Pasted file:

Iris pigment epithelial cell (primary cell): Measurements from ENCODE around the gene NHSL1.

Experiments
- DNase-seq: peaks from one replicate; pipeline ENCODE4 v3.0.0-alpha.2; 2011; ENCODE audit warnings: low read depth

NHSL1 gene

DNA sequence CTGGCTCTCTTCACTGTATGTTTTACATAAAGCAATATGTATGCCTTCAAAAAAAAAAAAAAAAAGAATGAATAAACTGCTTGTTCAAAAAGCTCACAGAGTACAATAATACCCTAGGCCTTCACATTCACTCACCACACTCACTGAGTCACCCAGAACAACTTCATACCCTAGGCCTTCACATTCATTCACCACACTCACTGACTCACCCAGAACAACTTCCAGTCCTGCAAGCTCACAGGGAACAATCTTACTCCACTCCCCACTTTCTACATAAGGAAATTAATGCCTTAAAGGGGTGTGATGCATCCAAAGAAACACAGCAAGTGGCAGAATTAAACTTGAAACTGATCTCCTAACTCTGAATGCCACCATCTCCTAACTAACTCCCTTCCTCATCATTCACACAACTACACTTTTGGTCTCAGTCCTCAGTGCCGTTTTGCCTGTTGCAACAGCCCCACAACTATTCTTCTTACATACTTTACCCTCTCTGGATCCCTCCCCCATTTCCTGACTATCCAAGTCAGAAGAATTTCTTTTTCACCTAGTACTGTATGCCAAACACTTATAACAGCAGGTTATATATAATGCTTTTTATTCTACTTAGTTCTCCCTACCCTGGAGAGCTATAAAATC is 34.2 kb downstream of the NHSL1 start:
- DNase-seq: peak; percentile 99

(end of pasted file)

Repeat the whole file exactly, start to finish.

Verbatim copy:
Iris pigment epithelial cell (primary cell): Measurements from ENCODE around the gene NHSL1.

Experiments
- DNase-seq: peaks from one replicate; pipeline ENCODE4 v3.0.0-alpha.2; 2011; ENCODE audit warnings: low read depth

NHSL1 gene

DNA sequence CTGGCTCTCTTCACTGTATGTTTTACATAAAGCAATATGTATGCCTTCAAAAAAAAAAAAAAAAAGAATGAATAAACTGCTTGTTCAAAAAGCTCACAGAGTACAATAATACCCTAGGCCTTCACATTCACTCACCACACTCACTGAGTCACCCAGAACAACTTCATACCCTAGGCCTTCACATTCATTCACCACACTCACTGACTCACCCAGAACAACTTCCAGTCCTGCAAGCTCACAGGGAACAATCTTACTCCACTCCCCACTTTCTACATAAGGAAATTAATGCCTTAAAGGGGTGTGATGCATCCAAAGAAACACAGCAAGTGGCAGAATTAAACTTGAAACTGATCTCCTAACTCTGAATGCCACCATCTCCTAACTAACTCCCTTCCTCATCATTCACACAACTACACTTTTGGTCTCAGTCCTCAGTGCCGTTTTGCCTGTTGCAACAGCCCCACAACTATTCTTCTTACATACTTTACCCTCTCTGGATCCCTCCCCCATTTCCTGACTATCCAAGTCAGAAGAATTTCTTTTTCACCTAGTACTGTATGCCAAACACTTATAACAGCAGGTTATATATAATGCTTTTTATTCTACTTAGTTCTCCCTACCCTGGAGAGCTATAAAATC is 34.2 kb downstream of the NHSL1 start:
- DNase-seq: peak; percentile 99